The first day was filled with the usual sightseeing including the Colosseum, Roman Forum, Palantine Hill, Spanish steps, Trevi fountain, Pantheon and Piazza Navona of which I was awestruck at how much of the interiors of the Colosseum is still standing. It is such a magnificent structure and  gives you goosebumps to think you are standing in an arena which was actively in use 2000 years ago! I took a zillion pictures in the Colosseum. Although I could have stayed there the whole day, I was forced to leave by the scorching mid-day sun. I read in several places that August is off-season in Rome but there were tourists everywhere and all the tourist spots were massively crowded. It was very difficult to get a picture of yourself without 10,000 strangers in the frame. I cannot imagine how crowded Rome would get during the peak season. Nevertheless, the Colosseum was awesome to explore. I booked my tickets to the three monuments here. The queue to the ticket counter was unbelievable and I was so thankful I did not just turn up at the Colosseum. For those without pre-booked tickets, I recommend getting it from either the Forum or the Palantine hill because queues there were much shorter compared to the Colosseum. We then moved on to the Roman forum which is right next to the Colosseum. Going through the ruins at mid-day wasn't fun. The heat was pretty intense and the entire Forum got quite dusty from the wind. Still I was looking forward to seeing the pillars of the temple of Saturn. It helps to have a good idea of the layout as it is quite huge and you could end up going in circles! If I had known better I would have visited the Forum after the Sun had gone down, but the good thing was there were drinking-water fountains everywhere and having a bottle to fill up is a must. This was followed by lunch and some cooling off in the hotel before heading to the Spanish steps and the Trevi Fountain.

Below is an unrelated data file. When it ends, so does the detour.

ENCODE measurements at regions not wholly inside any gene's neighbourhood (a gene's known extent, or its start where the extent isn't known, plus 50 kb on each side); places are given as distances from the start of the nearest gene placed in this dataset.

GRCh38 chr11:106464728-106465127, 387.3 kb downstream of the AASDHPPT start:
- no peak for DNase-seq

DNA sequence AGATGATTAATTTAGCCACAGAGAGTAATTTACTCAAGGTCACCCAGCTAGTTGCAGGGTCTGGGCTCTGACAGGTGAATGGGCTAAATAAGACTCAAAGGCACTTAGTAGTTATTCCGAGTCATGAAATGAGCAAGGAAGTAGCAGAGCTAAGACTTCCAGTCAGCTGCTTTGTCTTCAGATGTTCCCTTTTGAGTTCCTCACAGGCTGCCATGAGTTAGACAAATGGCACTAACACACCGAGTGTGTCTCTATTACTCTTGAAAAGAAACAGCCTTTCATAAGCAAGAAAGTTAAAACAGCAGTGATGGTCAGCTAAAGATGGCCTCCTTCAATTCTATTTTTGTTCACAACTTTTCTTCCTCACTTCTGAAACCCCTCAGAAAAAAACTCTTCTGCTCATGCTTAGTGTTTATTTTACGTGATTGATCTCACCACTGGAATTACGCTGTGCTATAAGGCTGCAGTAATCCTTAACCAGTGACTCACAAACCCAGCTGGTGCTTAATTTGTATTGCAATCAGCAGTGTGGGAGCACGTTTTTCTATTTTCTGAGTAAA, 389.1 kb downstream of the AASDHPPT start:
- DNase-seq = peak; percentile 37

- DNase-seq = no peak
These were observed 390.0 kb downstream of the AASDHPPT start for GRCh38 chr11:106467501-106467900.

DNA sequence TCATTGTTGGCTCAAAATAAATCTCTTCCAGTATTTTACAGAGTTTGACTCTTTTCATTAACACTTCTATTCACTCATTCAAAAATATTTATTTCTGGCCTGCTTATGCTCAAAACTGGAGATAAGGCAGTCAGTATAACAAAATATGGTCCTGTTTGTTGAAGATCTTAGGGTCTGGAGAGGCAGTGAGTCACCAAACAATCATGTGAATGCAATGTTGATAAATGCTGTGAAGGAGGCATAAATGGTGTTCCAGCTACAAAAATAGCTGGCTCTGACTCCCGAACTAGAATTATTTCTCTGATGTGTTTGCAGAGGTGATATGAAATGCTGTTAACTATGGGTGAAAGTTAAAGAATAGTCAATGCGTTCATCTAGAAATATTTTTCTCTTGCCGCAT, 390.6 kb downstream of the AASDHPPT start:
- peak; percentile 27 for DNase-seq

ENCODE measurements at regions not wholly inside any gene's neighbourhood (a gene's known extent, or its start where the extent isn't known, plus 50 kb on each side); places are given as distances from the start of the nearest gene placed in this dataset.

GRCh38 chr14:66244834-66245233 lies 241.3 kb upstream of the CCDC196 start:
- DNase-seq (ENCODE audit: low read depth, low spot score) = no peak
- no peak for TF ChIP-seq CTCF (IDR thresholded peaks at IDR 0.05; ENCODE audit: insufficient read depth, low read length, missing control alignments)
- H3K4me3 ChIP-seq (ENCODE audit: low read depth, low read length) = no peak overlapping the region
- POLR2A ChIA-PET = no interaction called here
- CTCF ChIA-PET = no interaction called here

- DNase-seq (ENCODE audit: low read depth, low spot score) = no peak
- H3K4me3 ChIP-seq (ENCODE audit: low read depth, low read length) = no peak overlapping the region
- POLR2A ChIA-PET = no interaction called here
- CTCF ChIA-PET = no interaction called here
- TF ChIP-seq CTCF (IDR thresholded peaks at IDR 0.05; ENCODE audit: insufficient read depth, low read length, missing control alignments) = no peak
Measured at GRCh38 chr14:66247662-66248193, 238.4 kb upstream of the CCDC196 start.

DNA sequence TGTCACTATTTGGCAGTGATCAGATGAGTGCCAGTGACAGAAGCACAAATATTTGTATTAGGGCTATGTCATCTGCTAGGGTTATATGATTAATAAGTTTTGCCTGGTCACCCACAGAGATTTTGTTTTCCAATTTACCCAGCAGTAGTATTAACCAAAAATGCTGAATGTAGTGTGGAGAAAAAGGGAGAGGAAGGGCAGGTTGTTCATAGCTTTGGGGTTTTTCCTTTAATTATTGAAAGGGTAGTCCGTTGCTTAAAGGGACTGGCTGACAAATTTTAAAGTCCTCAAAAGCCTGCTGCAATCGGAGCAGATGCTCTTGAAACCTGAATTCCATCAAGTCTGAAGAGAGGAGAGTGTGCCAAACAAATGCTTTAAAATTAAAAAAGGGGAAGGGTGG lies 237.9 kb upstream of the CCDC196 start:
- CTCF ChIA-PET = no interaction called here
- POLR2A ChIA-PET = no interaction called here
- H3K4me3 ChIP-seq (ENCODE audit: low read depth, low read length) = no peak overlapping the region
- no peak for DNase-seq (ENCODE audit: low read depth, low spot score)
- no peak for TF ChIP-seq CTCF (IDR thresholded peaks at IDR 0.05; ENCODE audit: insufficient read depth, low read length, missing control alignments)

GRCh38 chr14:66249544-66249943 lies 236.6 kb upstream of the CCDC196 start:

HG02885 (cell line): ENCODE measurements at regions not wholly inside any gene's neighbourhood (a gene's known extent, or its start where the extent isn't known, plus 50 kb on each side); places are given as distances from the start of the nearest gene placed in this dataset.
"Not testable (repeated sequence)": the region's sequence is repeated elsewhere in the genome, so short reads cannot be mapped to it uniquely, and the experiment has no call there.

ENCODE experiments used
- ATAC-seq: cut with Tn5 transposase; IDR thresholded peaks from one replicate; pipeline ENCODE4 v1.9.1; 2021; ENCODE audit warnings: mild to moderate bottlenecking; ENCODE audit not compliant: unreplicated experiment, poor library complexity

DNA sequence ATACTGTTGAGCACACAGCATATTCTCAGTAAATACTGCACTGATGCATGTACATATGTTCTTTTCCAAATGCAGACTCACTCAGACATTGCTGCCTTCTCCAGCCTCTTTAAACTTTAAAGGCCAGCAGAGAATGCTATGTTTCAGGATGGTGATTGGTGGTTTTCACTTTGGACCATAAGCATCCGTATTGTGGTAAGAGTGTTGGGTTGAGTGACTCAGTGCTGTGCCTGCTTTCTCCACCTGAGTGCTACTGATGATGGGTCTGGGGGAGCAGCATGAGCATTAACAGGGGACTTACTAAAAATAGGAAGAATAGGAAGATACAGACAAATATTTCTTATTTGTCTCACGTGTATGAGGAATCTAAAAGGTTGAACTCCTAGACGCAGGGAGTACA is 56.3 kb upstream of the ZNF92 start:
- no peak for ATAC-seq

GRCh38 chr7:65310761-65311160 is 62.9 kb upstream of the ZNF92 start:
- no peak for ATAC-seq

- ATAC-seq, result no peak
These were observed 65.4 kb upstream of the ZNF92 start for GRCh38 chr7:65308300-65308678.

The Spanish steps is a set of steps leading up to a nice church and overlooking a small fountain. We took our first metro ride to Spagna, the nearest stop to the steps. The metro lines are very easy to master as there are only two and switching between them can happen only at the Roma Termini station where they meet. They are considerably cheaper than the London metro and cost only €4 for a day ticket and €1 for a one-time journey and to our surprise the trains were air-conditioned. We walked most of our first day and walking between the tourist spots could take up quite a bit of energy and most of them could be reached on the metro. The Spanish steps is an ideal place to end your first day in Rome sitting lazily with a gelato and doing some hours of people-watching. Trevi fountain was well-lit and looked very grand in the evening. I did not do the much hyped coin throwing since it was too soon to decide whether I wanted to go back to Rome in future! We had no energy left from the sun and the walking hence decided to do the Pantheon some other day.